Whatever the merits of those propositions, splicing them into the meaning of words is the lexical equivalent of splicing herbicide resistance into the genes of tobacco plants: It’s an attempt to immunize ideas from criticism, such that the student who mentions “reverse racism” in a discussion of affirmative action might as well have mentioned a unicorn in a discussion of endangered species. If she then drops the qualifier “reverse” and simply calls it “racism,” she’s again confounded, since “racism” is something only white people can be guilty of. As with Newspeak in Orwell’s 1984, the aim is to construct a vocabulary in which “the expression of unorthodox opinions … [is] well-nigh impossible.”
Even raising questions is an offense against this version of social justice. Being an “ally” of oppressed groups, we are told, requires “validating and supporting people who are socially or institutionally positioned below yourself, regardless of whether you understand or agree with where they are coming from” [italics in original]. And a sure symptom of having “internalized” one’s own sense of “dominance”? “Feeling authorized to debate or explain away the experiences of target groups.”It’s hard to know what’s worse: the condescending implication that oppressed groups require unconditional support and validation (in the way that a child requires unconditional love), or the idea that “feeling authorized” to debate signals one’s racist hauteur rather than one’s democratic citizenship. To say nothing of the assumption that the range of opinion and experience among “target groups” is so narrow and homogenous that one could “validate” one person’s experience without running the risk of invalidating another’s.
For all the talk of diversity, it seems beneath the notice of those who wield the terms with such confidence that “social justice” is what anti-abortion advocates of all colors consider their highest aim; that “equity” may be as much the goal of the libertarian who wants to lower taxes for everyone as it is for the progressive who wants higher taxes for the wealthy; that in classifying as microaggressions statements such as “America is the land of opportunity,” or “Everyone can succeed in this society if they work hard enough,” one is stigmatizing not only the stereotypical views of whites but also the views of many African-, Asian-, Hispanic-, and Arab-Americans, — to say nothing of the views of black youth who, as the Harvard sociologist Orlando Patterson has shown, overwhelmingly support a wide variety of mainstream American values, both for good and for ill.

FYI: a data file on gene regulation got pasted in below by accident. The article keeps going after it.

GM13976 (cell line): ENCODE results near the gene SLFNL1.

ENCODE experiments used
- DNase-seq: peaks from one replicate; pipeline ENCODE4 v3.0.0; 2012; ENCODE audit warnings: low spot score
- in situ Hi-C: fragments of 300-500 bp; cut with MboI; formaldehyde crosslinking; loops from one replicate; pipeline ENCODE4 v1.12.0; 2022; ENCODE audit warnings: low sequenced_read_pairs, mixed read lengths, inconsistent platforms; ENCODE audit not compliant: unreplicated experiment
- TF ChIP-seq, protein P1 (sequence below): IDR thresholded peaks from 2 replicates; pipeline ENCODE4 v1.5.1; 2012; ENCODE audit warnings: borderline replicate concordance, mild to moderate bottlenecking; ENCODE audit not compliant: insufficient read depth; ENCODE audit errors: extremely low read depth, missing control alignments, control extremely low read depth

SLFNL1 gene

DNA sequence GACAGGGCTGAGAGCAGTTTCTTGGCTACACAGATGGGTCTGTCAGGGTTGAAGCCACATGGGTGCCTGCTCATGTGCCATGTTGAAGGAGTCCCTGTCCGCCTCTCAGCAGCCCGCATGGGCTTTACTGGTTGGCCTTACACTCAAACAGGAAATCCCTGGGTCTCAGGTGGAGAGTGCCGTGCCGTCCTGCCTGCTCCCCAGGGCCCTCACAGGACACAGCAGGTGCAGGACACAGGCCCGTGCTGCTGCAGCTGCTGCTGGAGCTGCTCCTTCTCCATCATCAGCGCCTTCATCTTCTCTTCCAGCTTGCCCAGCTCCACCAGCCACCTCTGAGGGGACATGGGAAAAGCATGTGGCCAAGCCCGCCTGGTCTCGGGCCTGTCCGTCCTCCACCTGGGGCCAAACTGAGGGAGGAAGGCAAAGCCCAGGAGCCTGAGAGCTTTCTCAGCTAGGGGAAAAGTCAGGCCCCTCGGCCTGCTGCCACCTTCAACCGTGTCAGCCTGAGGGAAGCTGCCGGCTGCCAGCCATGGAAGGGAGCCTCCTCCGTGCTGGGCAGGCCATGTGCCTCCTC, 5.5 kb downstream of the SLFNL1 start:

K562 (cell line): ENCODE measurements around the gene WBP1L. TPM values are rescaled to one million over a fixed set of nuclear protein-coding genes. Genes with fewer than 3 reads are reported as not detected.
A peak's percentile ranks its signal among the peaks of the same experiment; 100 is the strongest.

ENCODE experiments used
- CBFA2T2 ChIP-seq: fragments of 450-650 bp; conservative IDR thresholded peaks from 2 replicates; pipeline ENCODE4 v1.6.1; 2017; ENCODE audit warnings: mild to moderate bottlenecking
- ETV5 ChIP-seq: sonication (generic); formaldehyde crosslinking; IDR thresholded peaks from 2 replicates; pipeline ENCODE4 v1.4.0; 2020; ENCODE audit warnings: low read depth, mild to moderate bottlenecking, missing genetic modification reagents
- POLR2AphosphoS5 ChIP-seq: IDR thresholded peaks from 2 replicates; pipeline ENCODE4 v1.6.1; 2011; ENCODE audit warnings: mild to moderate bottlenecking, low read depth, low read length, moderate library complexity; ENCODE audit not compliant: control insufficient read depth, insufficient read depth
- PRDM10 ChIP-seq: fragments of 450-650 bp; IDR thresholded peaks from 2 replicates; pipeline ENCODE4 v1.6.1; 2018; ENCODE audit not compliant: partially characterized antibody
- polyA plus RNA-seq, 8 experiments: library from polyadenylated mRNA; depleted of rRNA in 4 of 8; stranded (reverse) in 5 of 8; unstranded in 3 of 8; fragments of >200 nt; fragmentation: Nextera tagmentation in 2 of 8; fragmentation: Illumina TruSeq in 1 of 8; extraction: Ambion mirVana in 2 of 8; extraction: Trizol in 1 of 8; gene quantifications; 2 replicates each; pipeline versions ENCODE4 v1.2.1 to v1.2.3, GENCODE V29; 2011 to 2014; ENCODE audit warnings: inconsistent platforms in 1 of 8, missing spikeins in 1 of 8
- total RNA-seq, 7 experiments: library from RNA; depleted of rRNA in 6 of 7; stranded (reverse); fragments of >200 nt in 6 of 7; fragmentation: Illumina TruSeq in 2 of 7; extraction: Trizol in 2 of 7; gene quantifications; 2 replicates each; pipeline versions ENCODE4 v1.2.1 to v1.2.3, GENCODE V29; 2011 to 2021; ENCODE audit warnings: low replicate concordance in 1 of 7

But this kind of diversity of opinion and experience — a diversity that is no respecter of skin color, ethnicity, religion, class, or sexual orientation — is anathema to those for whom complexity is a grievous affront to, rather than a welcome elaboration of, knowledge. The map of ideology is so much neater and cleaner than the territory of actual human beings, who often say things you don’t expect and reveal things you don’t know. That’s why the phrase “This is not a debate” was shouted by protesters at Yale in 2015; why “This is not a discussion” was shouted at Evergreen State a year and a half later; and why groups of law students on my own campus declared a few weeks ago, at an event featuring the scholar Christina Hoff Sommers, that “there is no debate here.” These are variations on the same anti-intellectual, anti-democratic cri de coeur. They are the predictable fruit of a “curriculum” in which liturgy is passed off as literacy, and “social justice” signals the end of a discussion rather than the start of one.